**Figure 3. Modified model predictions for static pitch tilt perception in hyper-gravity**. Modified observer model predictions (solid gray lines with small gray symbols) and modified utricular shear model (solid black lines with small black shapes) are compared to previous experimental reports from Correia et al. (1968) (filled black symbols) and Cohen (1973) (unfilled black symbols). Head pitch angle is signified by symbol shape: 30° (•), 15° (■), 0° (◊), −15° (▲), and −30° (▼). The plot is formatted to mimic Figure 1 of Correia et al. (1968). Error bars were not originally provided.

As desired, the modified observer and modified utricular shear models predict qualitatively different static perceptions for pitch than for roll. Whereas roll tilt perception is symmetric about upright (0° roll tilt), pitch perception is asymmetric. In particular, at upright (0° of pitch tilt) there is a noticeable effect of gravity; hyper-gravity produces a perception of being pitched nose up. Increasing hyper-gravity levels causing a sensation of nose-up pitch relative to the 1 G level is a trend that exists for all of the angles simulated except for −30° (pitched nose down). At this orientation, increasing gravity level has a negligible effect on the veridical pitch perception. Each of these characteristics is observed in the two previous experimental datasets (Correia et al., 1968; Cohen, 1973).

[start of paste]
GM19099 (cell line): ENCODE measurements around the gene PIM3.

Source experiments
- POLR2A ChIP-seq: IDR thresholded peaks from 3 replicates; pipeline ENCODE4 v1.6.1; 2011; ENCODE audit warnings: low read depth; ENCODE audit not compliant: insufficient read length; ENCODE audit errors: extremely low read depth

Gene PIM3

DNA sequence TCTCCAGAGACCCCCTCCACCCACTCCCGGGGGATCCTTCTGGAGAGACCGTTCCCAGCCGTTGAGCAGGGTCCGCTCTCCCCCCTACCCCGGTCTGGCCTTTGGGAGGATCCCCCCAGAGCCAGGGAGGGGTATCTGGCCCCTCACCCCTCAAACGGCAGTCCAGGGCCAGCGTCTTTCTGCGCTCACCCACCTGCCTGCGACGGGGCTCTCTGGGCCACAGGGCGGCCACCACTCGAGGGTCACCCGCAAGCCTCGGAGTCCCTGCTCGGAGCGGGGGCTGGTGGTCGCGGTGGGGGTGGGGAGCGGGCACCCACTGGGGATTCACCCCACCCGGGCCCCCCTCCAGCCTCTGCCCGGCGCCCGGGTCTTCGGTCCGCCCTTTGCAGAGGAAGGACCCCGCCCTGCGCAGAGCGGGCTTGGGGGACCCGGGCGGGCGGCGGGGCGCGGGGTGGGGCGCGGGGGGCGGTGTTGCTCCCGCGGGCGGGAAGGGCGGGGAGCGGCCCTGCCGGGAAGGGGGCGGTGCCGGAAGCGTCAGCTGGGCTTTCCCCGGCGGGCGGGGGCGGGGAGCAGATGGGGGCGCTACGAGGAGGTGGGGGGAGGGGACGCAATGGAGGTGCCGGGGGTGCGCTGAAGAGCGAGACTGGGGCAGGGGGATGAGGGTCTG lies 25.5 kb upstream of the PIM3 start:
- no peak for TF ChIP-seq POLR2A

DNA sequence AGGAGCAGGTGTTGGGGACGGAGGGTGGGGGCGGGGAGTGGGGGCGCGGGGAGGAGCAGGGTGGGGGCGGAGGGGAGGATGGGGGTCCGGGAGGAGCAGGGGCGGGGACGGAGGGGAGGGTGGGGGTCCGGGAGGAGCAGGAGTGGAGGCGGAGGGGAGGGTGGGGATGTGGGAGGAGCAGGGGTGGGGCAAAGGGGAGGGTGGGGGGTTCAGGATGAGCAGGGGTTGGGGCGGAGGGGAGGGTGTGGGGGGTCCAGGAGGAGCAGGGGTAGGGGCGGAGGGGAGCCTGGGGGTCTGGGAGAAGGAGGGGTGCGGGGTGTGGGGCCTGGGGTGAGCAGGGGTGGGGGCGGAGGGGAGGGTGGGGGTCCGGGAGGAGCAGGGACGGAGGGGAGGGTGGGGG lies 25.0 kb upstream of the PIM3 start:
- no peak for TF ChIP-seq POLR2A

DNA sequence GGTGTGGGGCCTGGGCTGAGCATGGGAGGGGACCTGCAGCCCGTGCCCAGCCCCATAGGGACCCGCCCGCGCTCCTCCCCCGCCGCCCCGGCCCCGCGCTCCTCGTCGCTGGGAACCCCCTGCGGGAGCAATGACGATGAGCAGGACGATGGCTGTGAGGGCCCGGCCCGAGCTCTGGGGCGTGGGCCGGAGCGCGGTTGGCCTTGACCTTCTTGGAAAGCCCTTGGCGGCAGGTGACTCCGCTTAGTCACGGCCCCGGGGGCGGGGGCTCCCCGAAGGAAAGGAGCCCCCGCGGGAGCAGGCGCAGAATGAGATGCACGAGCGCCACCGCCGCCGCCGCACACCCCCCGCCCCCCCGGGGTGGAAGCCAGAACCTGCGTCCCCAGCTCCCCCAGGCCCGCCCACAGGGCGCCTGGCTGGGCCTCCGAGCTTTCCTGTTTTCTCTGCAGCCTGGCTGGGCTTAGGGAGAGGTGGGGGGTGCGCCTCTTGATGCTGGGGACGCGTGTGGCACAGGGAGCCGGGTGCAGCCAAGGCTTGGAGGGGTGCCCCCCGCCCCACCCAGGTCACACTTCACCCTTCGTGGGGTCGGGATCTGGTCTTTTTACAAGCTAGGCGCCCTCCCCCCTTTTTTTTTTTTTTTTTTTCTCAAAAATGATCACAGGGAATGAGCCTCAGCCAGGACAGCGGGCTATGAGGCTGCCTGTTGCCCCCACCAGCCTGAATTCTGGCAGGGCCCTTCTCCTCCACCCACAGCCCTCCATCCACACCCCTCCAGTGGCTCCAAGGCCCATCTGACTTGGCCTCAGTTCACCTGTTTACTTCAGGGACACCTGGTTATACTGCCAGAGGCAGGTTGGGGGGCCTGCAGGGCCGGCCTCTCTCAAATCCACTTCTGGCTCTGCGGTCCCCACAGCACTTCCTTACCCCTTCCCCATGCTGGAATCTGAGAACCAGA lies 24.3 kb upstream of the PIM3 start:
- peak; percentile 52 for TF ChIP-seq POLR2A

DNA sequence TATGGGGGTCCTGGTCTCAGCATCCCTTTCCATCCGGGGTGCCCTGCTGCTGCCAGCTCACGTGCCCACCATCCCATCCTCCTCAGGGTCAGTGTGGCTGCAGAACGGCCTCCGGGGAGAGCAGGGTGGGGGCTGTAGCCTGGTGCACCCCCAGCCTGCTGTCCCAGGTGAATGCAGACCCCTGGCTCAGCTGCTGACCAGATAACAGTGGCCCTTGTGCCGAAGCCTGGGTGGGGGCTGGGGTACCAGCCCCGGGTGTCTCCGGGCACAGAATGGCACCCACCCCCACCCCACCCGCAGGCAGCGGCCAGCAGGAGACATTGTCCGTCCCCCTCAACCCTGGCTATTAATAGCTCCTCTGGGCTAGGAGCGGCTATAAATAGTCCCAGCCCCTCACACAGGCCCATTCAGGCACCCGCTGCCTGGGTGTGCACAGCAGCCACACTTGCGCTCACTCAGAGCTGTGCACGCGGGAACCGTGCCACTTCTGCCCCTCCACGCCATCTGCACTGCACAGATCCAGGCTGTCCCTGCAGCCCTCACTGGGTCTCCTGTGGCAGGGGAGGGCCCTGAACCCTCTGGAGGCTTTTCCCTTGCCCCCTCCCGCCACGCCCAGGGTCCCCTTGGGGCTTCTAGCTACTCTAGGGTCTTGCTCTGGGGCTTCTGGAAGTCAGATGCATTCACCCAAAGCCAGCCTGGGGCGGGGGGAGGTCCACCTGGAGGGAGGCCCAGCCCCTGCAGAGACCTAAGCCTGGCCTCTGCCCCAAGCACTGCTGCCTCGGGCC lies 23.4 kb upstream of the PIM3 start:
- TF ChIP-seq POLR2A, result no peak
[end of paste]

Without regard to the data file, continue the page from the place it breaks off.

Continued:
To quantify the quality of the fit between the models' predictions and the perceptions, we again calculate the coefficients of determination (*R*^{2}). To match the analysis for roll tilt, these are calculated using the perceptual *errors* (Note that Figure 3 shows the perceived *angles* and predicted perceived *angles* and not the perceived *errors* to mimic the format of Figure 1 from Correia et al., 1968). Also note that the perceived angles in each previous dataset (Correia et al., 1968; Cohen, 1973) are estimated from the published figures, so these coefficients of determination are approximate. Both models fit the Correia et al., 1968 dataset quite well (*R*^{2} = 0.72 for the modified observer model and *R*^{2} = 0.65 for the modified utricular shear model). Remember that neither model is explicitly “fit” to these data; instead the models are fit to roll tilt in hyper-gravity and are now simply applied to pitch tilt in hyper-gravity. The model fits to the Cohen (1973) dataset are not quite as clean (*R*^{2} = 0.29 for the modified observer model and *R*^{2} = 0.45 for the modified utricular shear model). However, most of the lack of fit is due to an offset for upright perception (0° pitch) across each gravity level (unfilled diamonds in Figure 3). In fact, it would be impossible for any model to fit both the Correia et al. (1968) and the Cohen (1973) data well, since the two datasets diverge in this condition. The major effect of increasing levels of hyper-gravity causing an increasingly pitched nose up perception is observed in both models' predictions.